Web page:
Suits’ most distinguishing feature is its character-driven key conflict: Harvey invests heavily in the future of the brilliant young attorney Mike Ross (Patrick J. Adams), a Harvard man with a photographic memory. Young and brash, Mike speed-reads legal briefs and documents and retains total recall. That enables him to improvise in the courtroom, coming up with brilliant citations, arguments and dodges that repeatedly save the day. Harvey loves a winner but also sees something special in Mike. He hires him without even a cursory background check. The big revelation is that Mike is not only not a Harvard grad, he was expelled from the law school. He’s been working as a bicycle messenger and earning money by illegally taking law exams for other students. Mike’s present roommate is a drug dealer, who tricks him into getting involved in a drug deal …

The first seasons are obviously a high-stakes game for Mike. As Mike doesn’t even know his own School Song, keeping Louis Litt in the dark about the deception is not easy. For the longest time, even Harvey is unaware that his impulsive hire could take them both down, and the company as well. Mike and Harvey’s maneuverings to avert disaster are a tightrope walk for the show’s writers as well. The success of Suits is that it somehow maintains an acceptable level of credibility.

The writers also maintain a sense of brisk business in the firm’s show-off offices, supported by a small army of overworked legal associates. Young Katrina Bennett (Amanda Schull) enters as a legal associate, and returns as a Junior Partner. Coming into the firm as Senior Partners in various seasons are the talented Alex Williams (Dulé Hill) and Samantha Wheeler (Katherine Heigl). The newcomers bring special talents but tend to be frustrated by competitive office politics, usually of the ‘promises not kept’ variety. Not even Jessica Pearson is immune from attack. Most of the conflicts make logical sense, even if characters ‘innocently’ cause problems by not communicating well with others. In the best episodes the effect is of a functioning world, where Jessica Pearson’s firm must fight daily to preserve its good reputation.


Inter-office subterfuge!  Treachery!  Expensive Lunches!

Movies and TV shows have forever aspired to presenting the glamour of Life at the Top, and the exalted attorneys of Suits dress for success so well that real Wall Street titans might be impressed. Each episode juggles more than one legal crisis, balanced by personality-driven inter-office squabbles. The egos involved are off the charts. Jessica Pearson needs a heavy hand to solve some disputes. Louis Litt thinks Harvey does nothing, whereas Harvey would say that he sidesteps grinding labor by making the perfect decisions at the perfect times. Harvey remains steadfast and loyal; we’re several seasons in before Louis does something unselfish.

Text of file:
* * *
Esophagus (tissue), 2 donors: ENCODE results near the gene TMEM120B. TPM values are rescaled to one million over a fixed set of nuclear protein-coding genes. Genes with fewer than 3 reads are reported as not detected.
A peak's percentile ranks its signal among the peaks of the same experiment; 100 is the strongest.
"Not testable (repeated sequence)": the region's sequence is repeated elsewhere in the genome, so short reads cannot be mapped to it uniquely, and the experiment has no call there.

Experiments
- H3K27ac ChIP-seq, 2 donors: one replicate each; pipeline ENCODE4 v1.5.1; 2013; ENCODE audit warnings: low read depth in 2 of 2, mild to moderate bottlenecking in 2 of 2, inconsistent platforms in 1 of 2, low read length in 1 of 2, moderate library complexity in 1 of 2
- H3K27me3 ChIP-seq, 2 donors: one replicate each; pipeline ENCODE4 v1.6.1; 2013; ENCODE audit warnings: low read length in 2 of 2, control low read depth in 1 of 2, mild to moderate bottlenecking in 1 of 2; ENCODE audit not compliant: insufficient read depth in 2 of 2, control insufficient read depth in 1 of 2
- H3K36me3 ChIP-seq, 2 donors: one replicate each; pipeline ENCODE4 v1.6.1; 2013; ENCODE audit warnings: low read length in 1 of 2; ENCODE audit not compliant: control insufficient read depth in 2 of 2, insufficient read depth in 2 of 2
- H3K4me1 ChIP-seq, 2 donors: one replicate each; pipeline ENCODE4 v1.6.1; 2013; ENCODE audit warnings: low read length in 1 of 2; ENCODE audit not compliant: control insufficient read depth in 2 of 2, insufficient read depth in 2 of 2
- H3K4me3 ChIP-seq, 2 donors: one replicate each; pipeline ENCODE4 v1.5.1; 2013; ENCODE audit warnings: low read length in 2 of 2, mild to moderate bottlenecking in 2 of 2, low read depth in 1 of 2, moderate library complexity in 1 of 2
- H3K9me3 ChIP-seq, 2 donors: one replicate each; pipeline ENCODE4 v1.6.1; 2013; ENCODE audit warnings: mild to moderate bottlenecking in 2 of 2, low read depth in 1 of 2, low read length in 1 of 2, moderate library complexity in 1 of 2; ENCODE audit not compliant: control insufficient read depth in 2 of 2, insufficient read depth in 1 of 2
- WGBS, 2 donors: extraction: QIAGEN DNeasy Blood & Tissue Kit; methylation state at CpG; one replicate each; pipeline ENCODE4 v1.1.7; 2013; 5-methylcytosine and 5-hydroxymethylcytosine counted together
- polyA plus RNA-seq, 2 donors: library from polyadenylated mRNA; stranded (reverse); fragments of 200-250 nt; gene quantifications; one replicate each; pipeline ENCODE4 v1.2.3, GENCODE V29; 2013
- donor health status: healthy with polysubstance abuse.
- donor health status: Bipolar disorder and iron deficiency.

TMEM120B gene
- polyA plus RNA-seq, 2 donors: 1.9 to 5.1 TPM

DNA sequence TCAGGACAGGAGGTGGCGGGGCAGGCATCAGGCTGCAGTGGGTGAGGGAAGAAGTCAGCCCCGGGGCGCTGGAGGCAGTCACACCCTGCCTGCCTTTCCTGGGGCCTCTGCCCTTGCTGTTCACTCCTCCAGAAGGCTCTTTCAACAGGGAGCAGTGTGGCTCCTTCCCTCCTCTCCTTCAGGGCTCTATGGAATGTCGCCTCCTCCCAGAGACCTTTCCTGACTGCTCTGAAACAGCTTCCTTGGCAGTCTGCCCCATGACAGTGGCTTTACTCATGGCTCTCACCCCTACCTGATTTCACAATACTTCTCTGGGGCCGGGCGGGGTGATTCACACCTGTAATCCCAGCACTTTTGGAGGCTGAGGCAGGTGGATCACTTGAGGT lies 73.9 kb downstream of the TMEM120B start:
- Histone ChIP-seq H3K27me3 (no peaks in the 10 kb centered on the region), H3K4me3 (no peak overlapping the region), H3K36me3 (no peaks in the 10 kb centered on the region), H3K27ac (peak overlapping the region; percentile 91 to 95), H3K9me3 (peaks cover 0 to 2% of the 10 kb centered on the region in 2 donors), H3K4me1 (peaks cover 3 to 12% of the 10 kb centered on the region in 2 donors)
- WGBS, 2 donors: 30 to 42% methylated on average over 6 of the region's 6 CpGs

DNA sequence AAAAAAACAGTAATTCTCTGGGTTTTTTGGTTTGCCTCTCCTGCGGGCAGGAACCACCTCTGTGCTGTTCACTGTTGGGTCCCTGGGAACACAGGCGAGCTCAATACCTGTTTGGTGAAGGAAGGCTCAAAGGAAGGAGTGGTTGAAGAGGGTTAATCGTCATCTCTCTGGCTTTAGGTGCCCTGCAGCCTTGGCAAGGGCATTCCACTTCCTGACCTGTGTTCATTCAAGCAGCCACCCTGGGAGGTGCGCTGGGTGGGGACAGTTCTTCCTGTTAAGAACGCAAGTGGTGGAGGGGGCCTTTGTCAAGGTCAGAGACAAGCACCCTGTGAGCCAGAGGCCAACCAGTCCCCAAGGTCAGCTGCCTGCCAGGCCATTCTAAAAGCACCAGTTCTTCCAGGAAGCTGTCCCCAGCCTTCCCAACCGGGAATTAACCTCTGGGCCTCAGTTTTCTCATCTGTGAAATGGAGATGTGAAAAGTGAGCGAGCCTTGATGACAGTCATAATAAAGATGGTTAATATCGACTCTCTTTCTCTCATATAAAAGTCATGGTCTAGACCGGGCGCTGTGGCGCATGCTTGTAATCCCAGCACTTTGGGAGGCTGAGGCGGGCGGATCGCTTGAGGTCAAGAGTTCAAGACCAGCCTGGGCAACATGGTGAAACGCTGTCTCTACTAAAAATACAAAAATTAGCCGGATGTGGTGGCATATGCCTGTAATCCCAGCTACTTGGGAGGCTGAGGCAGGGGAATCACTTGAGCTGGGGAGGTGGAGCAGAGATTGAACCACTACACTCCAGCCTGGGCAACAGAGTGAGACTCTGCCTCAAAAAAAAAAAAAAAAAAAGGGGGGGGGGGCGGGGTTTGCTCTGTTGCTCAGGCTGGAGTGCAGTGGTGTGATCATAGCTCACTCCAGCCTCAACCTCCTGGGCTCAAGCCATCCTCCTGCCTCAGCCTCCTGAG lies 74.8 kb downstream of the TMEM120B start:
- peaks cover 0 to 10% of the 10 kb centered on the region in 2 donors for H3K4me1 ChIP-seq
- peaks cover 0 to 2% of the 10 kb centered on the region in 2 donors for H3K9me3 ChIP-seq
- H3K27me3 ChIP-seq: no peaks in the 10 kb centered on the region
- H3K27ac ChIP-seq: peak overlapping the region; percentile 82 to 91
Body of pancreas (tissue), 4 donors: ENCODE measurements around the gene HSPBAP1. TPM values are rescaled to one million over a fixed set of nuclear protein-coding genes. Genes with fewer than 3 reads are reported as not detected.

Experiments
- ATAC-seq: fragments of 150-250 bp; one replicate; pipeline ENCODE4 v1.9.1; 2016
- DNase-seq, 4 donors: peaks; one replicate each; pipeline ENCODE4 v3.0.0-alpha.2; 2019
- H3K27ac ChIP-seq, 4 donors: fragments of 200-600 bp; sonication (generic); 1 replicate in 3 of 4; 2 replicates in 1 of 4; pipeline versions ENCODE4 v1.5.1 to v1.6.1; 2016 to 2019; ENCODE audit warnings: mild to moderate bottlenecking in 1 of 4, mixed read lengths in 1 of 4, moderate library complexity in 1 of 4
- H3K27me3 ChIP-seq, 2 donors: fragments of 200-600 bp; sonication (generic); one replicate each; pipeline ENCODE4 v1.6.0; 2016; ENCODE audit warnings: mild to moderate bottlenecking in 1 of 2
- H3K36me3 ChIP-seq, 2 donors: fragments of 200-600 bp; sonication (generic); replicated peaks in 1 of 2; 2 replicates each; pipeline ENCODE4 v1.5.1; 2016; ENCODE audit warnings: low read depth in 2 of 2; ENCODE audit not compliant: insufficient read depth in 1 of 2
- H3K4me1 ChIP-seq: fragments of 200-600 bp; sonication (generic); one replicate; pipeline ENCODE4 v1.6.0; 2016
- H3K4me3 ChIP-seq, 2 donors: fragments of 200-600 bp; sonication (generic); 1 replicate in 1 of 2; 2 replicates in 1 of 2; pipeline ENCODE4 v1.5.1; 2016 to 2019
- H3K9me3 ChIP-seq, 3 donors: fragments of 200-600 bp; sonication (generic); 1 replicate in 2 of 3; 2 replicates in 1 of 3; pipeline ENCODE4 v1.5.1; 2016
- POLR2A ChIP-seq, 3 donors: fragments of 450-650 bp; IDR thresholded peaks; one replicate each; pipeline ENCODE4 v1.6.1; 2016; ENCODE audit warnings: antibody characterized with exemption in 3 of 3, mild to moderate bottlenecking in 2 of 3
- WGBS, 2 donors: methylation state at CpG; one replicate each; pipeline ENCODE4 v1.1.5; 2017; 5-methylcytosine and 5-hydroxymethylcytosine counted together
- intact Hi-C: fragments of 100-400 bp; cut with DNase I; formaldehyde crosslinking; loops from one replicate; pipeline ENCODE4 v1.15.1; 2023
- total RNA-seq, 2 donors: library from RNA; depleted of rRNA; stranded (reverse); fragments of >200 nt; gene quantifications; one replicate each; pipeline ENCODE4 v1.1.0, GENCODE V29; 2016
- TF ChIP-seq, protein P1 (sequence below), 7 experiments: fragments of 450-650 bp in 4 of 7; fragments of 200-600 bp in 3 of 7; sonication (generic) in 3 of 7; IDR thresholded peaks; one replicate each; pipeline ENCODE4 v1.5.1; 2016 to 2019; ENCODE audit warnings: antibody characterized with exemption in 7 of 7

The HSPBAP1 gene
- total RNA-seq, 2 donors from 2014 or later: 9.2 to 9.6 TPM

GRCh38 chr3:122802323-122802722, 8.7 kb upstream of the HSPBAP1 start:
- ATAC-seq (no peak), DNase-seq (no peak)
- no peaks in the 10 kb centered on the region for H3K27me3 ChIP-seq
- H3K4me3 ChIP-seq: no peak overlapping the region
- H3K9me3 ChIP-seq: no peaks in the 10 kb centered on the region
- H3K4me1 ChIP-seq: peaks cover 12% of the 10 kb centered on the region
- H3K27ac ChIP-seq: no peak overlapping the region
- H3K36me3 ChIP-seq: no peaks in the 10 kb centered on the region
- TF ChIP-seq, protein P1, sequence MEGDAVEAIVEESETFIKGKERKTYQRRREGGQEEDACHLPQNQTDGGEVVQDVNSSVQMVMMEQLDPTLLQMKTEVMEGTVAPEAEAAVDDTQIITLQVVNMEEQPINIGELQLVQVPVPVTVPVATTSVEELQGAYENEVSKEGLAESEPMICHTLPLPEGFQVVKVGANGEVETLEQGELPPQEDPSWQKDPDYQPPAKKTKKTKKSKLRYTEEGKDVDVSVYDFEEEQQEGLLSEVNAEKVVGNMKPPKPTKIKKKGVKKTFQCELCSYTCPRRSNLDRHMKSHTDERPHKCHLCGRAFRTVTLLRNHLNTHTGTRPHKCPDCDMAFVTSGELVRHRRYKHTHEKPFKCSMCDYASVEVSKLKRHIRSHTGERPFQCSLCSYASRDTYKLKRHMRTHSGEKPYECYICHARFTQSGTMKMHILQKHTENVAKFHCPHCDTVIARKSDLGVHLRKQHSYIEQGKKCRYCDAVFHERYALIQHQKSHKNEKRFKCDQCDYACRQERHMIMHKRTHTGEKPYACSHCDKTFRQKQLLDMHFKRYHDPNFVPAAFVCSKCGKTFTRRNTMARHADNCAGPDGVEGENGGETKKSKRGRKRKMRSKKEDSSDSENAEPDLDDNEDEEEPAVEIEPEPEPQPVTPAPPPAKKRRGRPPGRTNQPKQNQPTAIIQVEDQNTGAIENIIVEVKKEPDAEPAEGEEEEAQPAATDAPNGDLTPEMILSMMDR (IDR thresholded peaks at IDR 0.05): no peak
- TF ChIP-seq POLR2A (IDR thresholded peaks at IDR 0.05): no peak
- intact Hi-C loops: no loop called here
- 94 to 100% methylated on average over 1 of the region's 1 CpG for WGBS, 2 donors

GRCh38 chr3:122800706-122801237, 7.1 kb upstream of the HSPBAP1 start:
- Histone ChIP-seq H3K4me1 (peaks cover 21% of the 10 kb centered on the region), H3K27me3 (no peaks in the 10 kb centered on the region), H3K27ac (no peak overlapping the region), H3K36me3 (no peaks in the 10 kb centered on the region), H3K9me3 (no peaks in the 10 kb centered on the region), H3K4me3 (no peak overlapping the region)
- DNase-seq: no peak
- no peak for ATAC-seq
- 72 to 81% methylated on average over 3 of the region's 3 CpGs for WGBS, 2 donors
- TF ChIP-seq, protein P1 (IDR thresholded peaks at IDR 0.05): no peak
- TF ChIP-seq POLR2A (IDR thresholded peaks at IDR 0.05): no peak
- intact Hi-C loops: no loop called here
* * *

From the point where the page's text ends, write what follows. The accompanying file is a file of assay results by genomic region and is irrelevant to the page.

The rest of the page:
The composition of the firm changes from season to season, with new partners added or deleted from the sign on the wall. Jessica Pearson must also defend against takeover bids, in particular continued coup efforts by a former co-owner who was caught in criminal acts, but who just won’t stay away. Mike’s bizarre deception eventually results in a prison term lasting more than an entire season. Another season is a protracted struggle to keep the entire firm from dissolving.

The show’s creators lean heavily on their personal experiences on Wall Street, but most of the audience would have no idea whether Suits is realistic, or a complete fantasy. Some of the principals live the life of the ultra rich, in a city where ostentatious wealth flaunts its luxuries. There’s plenty of hot romantic activity, but it’s not indiscriminate — some long-form series that run out of ideas and eventually have everybody sleep with everybody. When the intensely attractive Donna chooses a bedmate, it is of course big news. Even the most sophisticated shows of this kind eventually succumb to soap-opera plotting, but this show avoids it until the very end.

Sharply written, crisply directed, lavishly appointed, Suits never becomes dumb or makes a mistake it can’t correct. The characters stay fresh; Patrick Adams’ time spent in prison somehow avoids becoming silly. Rick Hoffman’s office villain begins as distasteful and morphs into a comic character with occasional endearing qualities, without completely unbalancing the dramatics. Gabriel Macht, Gina Torres and Sarah Rafferty are genuine beautiful people that would draw our attention no matter what. Two main characters eventually left, leaving a couple of seasons that weren’t as focused. But the show’s core never completely collapsed.